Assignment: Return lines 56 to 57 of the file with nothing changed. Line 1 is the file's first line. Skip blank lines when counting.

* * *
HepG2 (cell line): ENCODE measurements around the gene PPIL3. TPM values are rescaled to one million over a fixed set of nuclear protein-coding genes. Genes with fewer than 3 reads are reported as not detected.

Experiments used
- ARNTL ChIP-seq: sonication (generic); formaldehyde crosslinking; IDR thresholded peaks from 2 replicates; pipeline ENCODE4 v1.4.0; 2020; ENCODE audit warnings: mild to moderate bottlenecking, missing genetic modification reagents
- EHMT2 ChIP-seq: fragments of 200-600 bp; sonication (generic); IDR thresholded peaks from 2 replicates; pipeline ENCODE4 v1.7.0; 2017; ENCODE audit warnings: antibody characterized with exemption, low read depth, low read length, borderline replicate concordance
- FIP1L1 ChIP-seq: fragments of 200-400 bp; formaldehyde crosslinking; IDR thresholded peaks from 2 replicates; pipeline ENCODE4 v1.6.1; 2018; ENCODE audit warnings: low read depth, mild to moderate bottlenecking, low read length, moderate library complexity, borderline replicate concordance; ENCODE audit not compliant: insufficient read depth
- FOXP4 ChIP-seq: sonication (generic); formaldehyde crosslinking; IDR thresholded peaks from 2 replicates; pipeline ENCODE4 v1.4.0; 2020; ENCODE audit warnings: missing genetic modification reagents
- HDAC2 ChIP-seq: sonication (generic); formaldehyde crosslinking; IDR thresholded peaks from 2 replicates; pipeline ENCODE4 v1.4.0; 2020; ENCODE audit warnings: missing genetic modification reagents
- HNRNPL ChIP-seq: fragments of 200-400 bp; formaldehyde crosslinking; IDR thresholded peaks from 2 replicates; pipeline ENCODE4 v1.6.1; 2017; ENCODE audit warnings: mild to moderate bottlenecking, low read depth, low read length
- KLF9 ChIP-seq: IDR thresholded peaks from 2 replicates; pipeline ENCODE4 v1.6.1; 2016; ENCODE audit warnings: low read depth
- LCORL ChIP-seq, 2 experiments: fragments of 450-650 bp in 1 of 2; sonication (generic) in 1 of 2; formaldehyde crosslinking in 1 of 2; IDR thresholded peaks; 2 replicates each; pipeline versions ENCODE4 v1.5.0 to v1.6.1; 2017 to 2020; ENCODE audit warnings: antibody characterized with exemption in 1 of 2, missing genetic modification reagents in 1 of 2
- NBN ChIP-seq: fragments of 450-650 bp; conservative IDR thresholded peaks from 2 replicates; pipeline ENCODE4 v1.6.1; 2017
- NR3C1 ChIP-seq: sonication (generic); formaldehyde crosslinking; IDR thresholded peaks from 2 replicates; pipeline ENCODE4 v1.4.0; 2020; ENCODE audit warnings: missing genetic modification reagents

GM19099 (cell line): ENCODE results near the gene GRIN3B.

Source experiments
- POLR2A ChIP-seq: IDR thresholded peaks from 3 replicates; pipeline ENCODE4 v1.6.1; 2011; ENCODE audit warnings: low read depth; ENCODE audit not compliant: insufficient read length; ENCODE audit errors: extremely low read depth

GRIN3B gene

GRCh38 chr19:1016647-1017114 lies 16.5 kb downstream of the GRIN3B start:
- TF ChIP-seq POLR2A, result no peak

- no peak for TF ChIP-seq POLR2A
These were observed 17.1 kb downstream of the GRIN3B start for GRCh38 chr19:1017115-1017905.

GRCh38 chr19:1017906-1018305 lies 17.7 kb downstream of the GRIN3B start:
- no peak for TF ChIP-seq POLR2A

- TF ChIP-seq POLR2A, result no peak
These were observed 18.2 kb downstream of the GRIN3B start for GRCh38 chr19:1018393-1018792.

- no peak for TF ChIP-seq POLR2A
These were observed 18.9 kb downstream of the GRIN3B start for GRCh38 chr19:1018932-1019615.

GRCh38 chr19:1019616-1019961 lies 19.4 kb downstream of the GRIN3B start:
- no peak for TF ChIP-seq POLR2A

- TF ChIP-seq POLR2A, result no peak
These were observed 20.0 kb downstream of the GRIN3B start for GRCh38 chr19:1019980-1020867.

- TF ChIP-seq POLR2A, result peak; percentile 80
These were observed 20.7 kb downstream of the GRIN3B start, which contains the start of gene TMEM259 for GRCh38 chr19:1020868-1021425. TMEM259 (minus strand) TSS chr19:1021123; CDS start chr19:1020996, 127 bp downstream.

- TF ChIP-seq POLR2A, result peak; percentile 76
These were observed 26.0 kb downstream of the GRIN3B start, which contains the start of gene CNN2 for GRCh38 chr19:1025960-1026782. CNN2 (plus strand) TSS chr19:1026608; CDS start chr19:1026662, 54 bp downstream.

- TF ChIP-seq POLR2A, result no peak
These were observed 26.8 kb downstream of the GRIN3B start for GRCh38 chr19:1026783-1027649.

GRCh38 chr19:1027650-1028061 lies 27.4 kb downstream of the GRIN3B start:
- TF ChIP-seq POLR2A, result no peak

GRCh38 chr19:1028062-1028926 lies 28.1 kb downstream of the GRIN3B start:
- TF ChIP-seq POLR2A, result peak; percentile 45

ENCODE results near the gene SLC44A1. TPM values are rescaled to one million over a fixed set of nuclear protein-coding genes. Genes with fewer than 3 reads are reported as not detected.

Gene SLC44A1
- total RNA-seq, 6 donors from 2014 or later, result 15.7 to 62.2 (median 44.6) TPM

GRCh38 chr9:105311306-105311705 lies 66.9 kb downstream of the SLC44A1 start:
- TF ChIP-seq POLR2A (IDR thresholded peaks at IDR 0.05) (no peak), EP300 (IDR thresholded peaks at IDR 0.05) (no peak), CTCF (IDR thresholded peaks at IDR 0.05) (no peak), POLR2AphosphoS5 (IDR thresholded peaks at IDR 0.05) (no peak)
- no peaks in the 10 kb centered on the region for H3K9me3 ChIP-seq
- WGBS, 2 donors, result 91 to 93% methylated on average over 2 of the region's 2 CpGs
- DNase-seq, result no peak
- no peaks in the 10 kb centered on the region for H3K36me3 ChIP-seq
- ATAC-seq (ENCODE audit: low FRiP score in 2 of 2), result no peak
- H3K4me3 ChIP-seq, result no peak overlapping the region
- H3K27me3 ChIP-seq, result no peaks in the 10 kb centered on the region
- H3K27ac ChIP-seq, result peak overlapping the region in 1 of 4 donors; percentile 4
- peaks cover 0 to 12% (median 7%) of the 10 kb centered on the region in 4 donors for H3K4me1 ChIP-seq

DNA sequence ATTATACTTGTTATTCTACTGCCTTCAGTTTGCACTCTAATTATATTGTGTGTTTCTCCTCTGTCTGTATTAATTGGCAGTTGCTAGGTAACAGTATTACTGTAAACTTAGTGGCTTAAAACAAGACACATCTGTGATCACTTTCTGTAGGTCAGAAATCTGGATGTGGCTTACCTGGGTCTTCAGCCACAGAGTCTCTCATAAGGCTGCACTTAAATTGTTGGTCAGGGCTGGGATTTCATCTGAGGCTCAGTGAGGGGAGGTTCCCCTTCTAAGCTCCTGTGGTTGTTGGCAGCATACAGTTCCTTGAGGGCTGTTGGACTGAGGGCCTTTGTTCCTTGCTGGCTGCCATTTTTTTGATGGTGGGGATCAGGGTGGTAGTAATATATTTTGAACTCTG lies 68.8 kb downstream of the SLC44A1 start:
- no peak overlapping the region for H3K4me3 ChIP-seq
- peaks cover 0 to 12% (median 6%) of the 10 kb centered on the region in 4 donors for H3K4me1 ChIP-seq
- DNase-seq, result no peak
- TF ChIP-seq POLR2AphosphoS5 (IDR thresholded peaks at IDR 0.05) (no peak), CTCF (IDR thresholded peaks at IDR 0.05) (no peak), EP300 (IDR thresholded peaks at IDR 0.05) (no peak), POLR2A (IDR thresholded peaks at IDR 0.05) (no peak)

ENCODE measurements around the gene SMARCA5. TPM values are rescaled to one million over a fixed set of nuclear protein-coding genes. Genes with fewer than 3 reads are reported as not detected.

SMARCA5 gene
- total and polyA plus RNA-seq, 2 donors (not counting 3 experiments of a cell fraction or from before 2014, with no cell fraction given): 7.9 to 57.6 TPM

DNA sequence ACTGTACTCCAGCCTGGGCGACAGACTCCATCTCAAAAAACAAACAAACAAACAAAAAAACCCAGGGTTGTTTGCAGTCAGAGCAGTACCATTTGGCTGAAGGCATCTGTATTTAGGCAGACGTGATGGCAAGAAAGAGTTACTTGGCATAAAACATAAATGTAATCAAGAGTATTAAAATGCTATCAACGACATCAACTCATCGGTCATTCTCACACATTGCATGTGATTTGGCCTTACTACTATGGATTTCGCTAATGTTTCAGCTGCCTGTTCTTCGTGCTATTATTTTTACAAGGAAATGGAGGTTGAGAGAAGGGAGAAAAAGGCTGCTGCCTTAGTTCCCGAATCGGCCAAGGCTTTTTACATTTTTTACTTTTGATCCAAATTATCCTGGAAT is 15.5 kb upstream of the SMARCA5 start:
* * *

- no peak overlapping the region for H3K4me3 ChIP-seq
- peaks cover 0 to 12% (median 6%) of the 10 kb centered on the region in 4 donors for H3K4me1 ChIP-seq